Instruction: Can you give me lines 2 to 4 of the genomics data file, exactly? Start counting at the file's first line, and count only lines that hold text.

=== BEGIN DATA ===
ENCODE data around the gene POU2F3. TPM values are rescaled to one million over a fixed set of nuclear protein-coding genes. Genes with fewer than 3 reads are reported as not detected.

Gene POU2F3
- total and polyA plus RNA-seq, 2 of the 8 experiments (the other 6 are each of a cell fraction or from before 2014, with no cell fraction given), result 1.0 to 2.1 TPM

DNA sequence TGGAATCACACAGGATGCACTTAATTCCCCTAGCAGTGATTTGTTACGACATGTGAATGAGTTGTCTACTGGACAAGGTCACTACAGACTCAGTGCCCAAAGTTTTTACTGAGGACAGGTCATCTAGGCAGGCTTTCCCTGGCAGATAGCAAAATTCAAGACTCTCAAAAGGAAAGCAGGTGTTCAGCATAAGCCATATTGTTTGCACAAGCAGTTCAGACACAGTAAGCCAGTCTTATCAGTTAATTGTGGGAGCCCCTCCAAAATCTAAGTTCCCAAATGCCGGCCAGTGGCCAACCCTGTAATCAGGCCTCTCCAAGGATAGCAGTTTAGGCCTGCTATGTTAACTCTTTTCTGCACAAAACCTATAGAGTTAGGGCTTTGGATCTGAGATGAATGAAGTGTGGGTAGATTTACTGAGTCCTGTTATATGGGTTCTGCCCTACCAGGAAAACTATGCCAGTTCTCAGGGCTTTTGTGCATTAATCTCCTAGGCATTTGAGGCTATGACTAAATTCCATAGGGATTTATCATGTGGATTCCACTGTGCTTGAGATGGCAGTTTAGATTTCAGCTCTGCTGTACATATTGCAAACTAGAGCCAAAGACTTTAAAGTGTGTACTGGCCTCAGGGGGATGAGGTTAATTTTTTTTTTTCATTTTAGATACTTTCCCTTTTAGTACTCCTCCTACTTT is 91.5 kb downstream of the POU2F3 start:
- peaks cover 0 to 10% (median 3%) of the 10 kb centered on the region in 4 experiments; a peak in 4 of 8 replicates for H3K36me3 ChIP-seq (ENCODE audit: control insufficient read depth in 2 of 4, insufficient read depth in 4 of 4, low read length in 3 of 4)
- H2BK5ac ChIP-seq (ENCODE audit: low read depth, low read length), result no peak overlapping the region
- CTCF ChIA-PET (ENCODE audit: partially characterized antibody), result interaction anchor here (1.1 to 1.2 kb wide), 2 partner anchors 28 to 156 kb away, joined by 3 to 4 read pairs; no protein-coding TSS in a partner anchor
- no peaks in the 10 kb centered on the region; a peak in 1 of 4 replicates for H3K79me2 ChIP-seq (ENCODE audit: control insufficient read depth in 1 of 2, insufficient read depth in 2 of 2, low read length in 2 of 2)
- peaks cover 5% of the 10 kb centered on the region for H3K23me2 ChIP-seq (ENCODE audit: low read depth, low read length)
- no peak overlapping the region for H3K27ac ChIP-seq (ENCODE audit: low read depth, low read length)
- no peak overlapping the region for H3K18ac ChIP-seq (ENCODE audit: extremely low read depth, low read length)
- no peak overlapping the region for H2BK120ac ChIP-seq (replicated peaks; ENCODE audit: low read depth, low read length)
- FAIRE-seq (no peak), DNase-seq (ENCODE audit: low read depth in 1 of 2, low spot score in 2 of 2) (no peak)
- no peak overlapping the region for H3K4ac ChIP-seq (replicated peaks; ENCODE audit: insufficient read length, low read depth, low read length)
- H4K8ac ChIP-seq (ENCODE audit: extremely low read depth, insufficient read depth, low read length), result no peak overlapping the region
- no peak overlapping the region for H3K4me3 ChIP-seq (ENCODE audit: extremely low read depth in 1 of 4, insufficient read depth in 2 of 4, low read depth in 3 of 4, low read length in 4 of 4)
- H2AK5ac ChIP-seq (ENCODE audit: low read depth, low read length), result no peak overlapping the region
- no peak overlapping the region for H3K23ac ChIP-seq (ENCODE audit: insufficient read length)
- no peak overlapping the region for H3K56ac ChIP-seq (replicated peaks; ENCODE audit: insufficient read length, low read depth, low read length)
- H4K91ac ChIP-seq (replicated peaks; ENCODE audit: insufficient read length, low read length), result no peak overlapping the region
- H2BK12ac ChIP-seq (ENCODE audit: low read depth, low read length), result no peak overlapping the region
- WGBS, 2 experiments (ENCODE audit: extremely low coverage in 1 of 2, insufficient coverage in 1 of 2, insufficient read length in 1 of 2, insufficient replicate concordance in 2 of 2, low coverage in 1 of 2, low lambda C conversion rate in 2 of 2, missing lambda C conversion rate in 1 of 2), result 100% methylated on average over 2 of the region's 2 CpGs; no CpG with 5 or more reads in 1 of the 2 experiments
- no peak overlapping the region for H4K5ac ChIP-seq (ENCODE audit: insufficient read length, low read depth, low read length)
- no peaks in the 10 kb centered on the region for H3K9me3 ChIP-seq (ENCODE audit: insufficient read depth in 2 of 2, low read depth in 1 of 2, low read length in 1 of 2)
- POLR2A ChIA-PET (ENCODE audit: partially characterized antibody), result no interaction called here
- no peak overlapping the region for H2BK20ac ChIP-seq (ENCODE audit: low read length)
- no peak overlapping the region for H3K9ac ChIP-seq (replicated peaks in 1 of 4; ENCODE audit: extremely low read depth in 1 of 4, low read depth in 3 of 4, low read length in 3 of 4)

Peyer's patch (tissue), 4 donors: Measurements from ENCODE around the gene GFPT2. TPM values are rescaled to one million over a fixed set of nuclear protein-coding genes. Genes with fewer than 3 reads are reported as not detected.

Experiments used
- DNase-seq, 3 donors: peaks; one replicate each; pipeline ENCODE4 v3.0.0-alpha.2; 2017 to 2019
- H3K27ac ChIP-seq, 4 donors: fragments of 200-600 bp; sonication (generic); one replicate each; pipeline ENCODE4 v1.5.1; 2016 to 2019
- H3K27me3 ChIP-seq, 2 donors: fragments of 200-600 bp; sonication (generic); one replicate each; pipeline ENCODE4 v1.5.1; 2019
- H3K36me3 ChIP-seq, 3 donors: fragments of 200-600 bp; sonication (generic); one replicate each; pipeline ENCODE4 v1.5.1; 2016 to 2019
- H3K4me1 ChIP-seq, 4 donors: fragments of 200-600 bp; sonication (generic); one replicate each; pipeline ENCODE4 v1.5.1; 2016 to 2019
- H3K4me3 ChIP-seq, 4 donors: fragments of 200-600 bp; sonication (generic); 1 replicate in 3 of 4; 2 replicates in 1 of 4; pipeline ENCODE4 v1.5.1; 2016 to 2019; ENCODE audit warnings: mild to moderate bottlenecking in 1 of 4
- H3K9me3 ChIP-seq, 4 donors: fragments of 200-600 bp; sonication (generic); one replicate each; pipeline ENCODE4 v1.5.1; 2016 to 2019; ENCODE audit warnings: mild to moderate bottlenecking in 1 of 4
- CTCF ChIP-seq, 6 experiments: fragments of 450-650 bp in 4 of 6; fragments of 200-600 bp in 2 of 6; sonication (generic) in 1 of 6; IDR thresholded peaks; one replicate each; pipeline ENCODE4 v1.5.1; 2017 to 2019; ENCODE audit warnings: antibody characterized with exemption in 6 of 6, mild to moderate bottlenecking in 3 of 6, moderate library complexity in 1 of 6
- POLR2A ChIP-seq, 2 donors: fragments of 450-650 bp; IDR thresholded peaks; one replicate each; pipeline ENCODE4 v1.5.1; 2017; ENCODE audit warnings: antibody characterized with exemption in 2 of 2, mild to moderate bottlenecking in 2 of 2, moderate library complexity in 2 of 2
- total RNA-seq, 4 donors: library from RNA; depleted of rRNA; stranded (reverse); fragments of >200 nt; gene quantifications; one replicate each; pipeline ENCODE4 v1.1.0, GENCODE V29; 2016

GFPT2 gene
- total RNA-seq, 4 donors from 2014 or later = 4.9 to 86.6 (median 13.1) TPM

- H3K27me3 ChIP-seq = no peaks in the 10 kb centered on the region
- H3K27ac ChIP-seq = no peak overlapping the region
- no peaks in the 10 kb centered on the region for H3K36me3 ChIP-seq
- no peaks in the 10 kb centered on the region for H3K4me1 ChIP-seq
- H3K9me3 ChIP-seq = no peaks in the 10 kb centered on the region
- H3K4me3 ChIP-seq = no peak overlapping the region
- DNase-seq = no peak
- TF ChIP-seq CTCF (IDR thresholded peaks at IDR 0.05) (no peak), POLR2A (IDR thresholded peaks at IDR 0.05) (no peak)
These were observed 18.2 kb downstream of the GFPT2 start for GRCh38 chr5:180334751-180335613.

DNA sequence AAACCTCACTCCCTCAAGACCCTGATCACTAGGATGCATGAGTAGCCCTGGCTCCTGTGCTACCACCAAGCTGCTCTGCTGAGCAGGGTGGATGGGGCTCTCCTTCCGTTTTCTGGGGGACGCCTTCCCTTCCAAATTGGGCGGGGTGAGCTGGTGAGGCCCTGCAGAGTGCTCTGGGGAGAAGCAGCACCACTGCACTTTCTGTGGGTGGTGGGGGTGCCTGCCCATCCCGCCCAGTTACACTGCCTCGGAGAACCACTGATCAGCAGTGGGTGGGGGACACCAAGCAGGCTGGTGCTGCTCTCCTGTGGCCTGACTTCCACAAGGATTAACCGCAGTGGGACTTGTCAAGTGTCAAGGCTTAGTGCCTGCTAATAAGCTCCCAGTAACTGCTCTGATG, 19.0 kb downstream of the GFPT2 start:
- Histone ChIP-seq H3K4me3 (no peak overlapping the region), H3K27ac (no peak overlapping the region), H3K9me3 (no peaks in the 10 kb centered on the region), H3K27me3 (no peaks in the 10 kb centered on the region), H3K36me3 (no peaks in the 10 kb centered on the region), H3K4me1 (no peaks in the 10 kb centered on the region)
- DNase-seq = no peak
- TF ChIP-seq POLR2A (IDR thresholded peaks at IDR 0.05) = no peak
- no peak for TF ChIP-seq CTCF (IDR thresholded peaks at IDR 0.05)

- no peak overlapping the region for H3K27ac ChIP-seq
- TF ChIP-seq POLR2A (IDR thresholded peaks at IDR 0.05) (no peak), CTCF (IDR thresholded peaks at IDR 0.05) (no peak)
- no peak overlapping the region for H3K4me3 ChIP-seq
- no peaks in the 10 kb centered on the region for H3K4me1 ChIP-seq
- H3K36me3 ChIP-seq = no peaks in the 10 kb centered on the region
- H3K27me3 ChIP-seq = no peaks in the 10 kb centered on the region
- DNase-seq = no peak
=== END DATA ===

Gene POU2F3
- total and polyA plus RNA-seq, 2 of the 8 experiments (the other 6 are each of a cell fraction or from before 2014, with no cell fraction given), result 1.0 to 2.1 TPM

DNA sequence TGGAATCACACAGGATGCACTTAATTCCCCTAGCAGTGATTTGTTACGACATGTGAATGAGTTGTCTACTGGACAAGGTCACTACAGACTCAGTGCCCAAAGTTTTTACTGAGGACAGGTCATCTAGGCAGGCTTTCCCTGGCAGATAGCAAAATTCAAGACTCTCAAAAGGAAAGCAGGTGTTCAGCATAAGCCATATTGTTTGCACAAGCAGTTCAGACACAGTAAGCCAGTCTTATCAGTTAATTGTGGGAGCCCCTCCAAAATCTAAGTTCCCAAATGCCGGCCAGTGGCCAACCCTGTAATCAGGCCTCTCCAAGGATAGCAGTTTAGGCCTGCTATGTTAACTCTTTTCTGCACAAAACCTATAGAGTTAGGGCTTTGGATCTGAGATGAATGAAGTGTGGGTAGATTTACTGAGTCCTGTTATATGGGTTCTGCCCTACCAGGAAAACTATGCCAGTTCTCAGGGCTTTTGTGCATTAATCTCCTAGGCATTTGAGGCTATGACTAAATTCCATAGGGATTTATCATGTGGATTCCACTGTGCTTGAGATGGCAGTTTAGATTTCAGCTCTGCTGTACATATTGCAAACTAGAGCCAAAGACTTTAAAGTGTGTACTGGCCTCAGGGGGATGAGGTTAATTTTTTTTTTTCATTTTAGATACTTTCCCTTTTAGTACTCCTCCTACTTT is 91.5 kb downstream of the POU2F3 start: